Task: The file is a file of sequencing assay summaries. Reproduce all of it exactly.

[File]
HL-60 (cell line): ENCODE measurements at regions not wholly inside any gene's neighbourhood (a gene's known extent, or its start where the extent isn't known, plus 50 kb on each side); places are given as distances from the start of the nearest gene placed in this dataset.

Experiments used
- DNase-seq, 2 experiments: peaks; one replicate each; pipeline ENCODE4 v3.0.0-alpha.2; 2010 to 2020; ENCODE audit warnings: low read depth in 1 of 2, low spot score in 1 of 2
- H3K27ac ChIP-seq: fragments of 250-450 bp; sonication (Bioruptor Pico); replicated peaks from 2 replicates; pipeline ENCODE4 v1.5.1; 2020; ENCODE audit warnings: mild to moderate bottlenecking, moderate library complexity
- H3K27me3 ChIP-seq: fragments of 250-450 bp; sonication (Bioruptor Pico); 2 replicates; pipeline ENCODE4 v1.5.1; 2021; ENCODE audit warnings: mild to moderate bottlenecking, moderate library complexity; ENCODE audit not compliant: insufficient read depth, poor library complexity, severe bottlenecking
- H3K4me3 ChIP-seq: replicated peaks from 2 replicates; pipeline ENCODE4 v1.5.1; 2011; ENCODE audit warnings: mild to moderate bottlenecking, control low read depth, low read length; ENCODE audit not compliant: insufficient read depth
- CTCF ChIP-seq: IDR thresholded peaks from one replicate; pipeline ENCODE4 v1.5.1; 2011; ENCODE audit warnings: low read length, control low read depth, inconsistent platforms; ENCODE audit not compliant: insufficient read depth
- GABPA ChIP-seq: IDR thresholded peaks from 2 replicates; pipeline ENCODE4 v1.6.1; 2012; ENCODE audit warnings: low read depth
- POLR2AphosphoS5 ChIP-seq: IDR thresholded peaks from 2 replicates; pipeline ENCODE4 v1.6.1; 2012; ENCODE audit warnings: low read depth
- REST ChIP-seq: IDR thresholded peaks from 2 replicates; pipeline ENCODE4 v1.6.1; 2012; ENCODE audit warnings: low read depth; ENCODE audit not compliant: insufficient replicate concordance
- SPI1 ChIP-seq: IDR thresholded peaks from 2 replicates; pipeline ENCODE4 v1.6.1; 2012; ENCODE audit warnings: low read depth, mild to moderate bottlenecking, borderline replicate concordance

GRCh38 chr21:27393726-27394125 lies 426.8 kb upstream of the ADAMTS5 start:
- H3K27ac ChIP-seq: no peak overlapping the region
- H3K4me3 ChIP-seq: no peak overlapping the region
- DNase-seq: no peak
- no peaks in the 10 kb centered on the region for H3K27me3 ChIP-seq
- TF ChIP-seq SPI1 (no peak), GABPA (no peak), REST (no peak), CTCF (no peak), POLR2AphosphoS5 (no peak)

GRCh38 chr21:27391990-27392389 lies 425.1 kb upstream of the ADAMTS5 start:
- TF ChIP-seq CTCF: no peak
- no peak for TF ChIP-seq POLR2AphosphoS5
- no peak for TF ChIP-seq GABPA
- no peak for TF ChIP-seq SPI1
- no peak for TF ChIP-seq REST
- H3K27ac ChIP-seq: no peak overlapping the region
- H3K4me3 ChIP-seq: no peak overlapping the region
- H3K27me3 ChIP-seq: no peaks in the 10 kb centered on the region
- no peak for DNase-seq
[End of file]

HL-60 (cell line): ENCODE measurements at regions not wholly inside any gene's neighbourhood (a gene's known extent, or its start where the extent isn't known, plus 50 kb on each side); places are given as distances from the start of the nearest gene placed in this dataset.

Experiments used
- DNase-seq, 2 experiments: peaks; one replicate each; pipeline ENCODE4 v3.0.0-alpha.2; 2010 to 2020; ENCODE audit warnings: low read depth in 1 of 2, low spot score in 1 of 2
- H3K27ac ChIP-seq: fragments of 250-450 bp; sonication (Bioruptor Pico); replicated peaks from 2 replicates; pipeline ENCODE4 v1.5.1; 2020; ENCODE audit warnings: mild to moderate bottlenecking, moderate library complexity
- H3K27me3 ChIP-seq: fragments of 250-450 bp; sonication (Bioruptor Pico); 2 replicates; pipeline ENCODE4 v1.5.1; 2021; ENCODE audit warnings: mild to moderate bottlenecking, moderate library complexity; ENCODE audit not compliant: insufficient read depth, poor library complexity, severe bottlenecking
- H3K4me3 ChIP-seq: replicated peaks from 2 replicates; pipeline ENCODE4 v1.5.1; 2011; ENCODE audit warnings: mild to moderate bottlenecking, control low read depth, low read length; ENCODE audit not compliant: insufficient read depth
- CTCF ChIP-seq: IDR thresholded peaks from one replicate; pipeline ENCODE4 v1.5.1; 2011; ENCODE audit warnings: low read length, control low read depth, inconsistent platforms; ENCODE audit not compliant: insufficient read depth
- GABPA ChIP-seq: IDR thresholded peaks from 2 replicates; pipeline ENCODE4 v1.6.1; 2012; ENCODE audit warnings: low read depth
- POLR2AphosphoS5 ChIP-seq: IDR thresholded peaks from 2 replicates; pipeline ENCODE4 v1.6.1; 2012; ENCODE audit warnings: low read depth
- REST ChIP-seq: IDR thresholded peaks from 2 replicates; pipeline ENCODE4 v1.6.1; 2012; ENCODE audit warnings: low read depth; ENCODE audit not compliant: insufficient replicate concordance
- SPI1 ChIP-seq: IDR thresholded peaks from 2 replicates; pipeline ENCODE4 v1.6.1; 2012; ENCODE audit warnings: low read depth, mild to moderate bottlenecking, borderline replicate concordance

GRCh38 chr21:27393726-27394125 lies 426.8 kb upstream of the ADAMTS5 start:
- H3K27ac ChIP-seq: no peak overlapping the region
- H3K4me3 ChIP-seq: no peak overlapping the region
- DNase-seq: no peak
- no peaks in the 10 kb centered on the region for H3K27me3 ChIP-seq
- TF ChIP-seq SPI1 (no peak), GABPA (no peak), REST (no peak), CTCF (no peak), POLR2AphosphoS5 (no peak)

GRCh38 chr21:27391990-27392389 lies 425.1 kb upstream of the ADAMTS5 start:
- TF ChIP-seq CTCF: no peak
- no peak for TF ChIP-seq POLR2AphosphoS5
- no peak for TF ChIP-seq GABPA
- no peak for TF ChIP-seq SPI1
- no peak for TF ChIP-seq REST
- H3K27ac ChIP-seq: no peak overlapping the region
- H3K4me3 ChIP-seq: no peak overlapping the region
- H3K27me3 ChIP-seq: no peaks in the 10 kb centered on the region
- no peak for DNase-seq